). Fewer high-risk than low-risk girls were found in Class 2 (z
= −2.59, p
The pattern of visual P3b amplitude across the child–adolescent developmental period studied was significantly related to the presence of childhood diagnosis (χ2
= 9.23, df
= 2, p
= .01). The proportion of children with a diagnosis, followed by those without in the three classes were as follows: Class 1: 20.9% and 31.0%; Class 2: 46.5% and 61.9%; Class 3: 32.6% and 7.1%, respectively. There were significantly more children and adolescents who had any lifetime disorder in Class 3 (z
= 3.10, p
= .002) compared with individuals who had no diagnosis. Previous reports have suggested that the presence of externalizing psychopathology (conduct disorder symptoms) is responsible for lower amplitude P3b in childhood and adolescence (Bauer and Hesselbrock 1999
). Because of the small number of individuals in pattern 3, we could not determine if membership in this group was specifically associated with externalizing disorders or more generally associated with presence of a diagnosis; however, it may be noted that among the children in group 3 with a diagnosis, 23.5% had an externalizing disorder, 29.4% had an internalizing disorder, and 29.5% of the children had both an internalizing and an externalizing disorder. Therefore, it appears that this pattern is not associated with any particular type of psychopathology.
Risk and Childhood Diagnosis
Significant trajectory differences were seen when risk status was combined with the presence or absence of lifetime psychopathology (χ2 = 21.31, df = 6, p = .002). Accordingly, Class 3 contained more male and female high-risk children with any diagnosis by lifetime history than low-risk control subjects with any diagnosis (z = 3.27, p = .001). In addition, analysis within Class 3 showed that significantly more high-risk children with any lifetime diagnosis were included in this class than high-risk children with no diagnosis (z = 4.85, p < .001).
Risk, Childhood Diagnosis, and Gender
Membership in the three classes was found to differ by risk status, the presence of any childhood diagnosis, and gender (χ2 = 35.12, df = 14, p = .001). The presence of a childhood diagnosis altered the likelihood of fitting a particular trajectory class even among control individuals. Comparing low-risk boys without a diagnosis to high-risk boys with a diagnosis, a significant difference was found (z = 2.80, p = .005). High-risk girls with one or more childhood diagnoses had P3b trajectories typical of the Class 3 pattern more often than did high-risk girls without a diagnosis (z = 2.58, p = .01). For high-risk boys, the presence of a lifetime diagnosis increased the likelihood that the high-risk boys would have a Class 3 pattern in comparison to high-risk boys without a diagnosis (z = 4.13, p < .001).
Level of Risk, Age of Onset to Develop Childhood Diagnoses and Class Membership
Age of onset to begin regular drinking has been shown to be related to the likelihood that an individual will develop alcohol dependence (Grant and Dawson 1997
). High-risk offspring have an earlier onset to begin drinking than do low-risk control subjects (Hill et al 2000
). The amplitude of P300 appears to be related to substance abuse outcome at 8-year follow-up (Hill et al 1995c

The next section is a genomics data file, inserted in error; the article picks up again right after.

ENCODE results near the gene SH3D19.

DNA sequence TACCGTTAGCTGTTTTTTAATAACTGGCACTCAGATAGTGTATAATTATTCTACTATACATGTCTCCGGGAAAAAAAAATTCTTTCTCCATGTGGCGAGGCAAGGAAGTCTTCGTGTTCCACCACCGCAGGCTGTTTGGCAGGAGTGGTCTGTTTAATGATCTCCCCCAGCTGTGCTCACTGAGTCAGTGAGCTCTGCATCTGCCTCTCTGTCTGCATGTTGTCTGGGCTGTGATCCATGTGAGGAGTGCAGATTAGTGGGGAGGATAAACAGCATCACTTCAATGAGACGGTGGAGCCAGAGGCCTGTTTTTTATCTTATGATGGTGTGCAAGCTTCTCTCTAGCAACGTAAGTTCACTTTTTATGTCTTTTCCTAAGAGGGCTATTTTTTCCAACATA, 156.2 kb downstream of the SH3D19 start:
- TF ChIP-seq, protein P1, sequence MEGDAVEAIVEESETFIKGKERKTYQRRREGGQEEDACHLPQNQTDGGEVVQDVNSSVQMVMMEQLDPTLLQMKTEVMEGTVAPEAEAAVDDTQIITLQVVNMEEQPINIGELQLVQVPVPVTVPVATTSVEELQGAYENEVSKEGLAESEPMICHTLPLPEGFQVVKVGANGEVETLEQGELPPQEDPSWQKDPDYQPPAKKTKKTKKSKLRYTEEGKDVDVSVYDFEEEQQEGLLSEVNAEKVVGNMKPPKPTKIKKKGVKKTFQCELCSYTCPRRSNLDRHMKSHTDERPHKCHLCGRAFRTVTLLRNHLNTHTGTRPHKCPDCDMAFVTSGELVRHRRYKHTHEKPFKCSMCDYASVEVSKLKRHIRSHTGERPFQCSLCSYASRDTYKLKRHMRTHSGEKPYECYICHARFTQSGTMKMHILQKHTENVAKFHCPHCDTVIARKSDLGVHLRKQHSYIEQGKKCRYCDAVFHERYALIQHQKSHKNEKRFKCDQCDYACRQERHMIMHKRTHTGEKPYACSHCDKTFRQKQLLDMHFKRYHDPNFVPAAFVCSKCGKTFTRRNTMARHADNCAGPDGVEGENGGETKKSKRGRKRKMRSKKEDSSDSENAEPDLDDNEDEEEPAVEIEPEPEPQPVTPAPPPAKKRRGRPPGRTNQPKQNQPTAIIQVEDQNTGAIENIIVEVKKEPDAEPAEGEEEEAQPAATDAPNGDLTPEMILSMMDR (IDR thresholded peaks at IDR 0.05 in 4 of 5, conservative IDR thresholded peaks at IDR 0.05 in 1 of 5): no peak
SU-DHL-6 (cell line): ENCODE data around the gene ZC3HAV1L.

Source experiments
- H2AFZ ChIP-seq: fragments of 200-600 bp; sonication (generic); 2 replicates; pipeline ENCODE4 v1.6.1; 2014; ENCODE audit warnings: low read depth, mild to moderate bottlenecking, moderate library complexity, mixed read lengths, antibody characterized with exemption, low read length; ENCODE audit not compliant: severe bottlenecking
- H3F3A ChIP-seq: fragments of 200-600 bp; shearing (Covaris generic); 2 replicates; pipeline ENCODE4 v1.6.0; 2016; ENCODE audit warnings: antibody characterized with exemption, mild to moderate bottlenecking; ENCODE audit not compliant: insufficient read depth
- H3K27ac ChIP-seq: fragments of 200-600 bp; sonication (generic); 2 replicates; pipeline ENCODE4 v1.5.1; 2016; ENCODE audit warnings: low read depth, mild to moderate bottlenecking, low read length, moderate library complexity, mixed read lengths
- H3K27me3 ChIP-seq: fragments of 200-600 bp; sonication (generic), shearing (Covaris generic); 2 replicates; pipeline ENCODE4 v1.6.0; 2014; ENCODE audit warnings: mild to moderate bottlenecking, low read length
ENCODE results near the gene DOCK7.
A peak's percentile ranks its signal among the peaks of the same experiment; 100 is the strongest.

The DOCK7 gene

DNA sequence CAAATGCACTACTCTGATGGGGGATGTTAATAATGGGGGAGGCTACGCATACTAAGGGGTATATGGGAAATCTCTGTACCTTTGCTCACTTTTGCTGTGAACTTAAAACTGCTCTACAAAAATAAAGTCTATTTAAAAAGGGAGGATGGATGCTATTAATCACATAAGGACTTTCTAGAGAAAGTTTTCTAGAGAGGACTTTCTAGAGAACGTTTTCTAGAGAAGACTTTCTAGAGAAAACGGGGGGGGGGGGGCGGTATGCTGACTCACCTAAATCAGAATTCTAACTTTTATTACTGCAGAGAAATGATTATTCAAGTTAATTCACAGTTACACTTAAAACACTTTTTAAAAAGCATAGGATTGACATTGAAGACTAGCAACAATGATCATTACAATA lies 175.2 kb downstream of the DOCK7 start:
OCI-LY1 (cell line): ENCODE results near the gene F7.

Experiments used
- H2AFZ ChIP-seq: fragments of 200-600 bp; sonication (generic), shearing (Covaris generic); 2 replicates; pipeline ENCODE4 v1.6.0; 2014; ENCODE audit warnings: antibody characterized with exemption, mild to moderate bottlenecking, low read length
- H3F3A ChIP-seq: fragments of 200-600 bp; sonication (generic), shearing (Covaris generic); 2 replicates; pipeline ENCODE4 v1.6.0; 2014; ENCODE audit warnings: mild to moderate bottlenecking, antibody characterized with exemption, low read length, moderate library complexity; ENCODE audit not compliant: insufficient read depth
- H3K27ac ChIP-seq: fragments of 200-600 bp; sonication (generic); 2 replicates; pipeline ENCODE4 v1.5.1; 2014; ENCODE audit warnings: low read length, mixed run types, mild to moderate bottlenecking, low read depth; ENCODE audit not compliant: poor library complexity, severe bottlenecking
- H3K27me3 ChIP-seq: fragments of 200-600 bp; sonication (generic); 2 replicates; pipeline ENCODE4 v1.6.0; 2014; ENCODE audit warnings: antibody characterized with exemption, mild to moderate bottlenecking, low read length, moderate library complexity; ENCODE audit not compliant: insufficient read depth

). High-risk children also have a greater likelihood of having a psychiatric disorder (Hill et al 1999a
). Therefore, data were analyzed to determine if membership in specific P300 trajectory categories would be related to age of onset to develop psychopathology. Knowing that a child or adolescent is at higher risk for developing psychiatric disorders in childhood, adolescence, or adulthood based on their familial and genetic loading is a useful prediction; however, it was hypothesized that those at highest risk might be identified by relating childhood diagnoses to the developmental P300 patterns identified. Accordingly, a survival analysis was performed using the earliest age of onset of any diagnosis based on the presence of a K-SADS diagnosis (e.g., depression, anxiety disorders, attention-deficit/hyperactivity disorder, oppositional defiant disorder, conduct disorder). These diagnoses were obtained prospectively at approximately yearly intervals allowing for relatively precise ages of onset. Comparison of high-risk children in Class 1 and 2 versus those in Class 3 revealed a significant difference (Tarone-Ware statistic = 4.76, df
= 1, p
= .03). Clearly, those having a Class 3 pattern not only were more likely to have a diagnosis but also developed a disorder earlier than those having either a Class 1 or 2 pattern. illustrates the differing survival curves of high-risk individuals in Class 3 versus those in Classes 1 and 2.
Figure 3 Survival curves for the age of onset at first childhood diagnosis among high-risk for alcoholism offspring. Membership in Class 3 P3b developmental trajectory pattern increases the likelihood that a child with a familial/genetic risk for alcohol dependence (more ...)
Young Adult Diagnosis and Class Membership
An analysis was performed contrasting young adults with any diagnosis with those without a diagnosis. A 2 × 3 chi square revealed a significant overall effect (χ2 = 6.65, df = 2, p = .04). Also, within Class 3 significantly more young adults with a diagnosis were found than those without (z = 3.30, p = .001).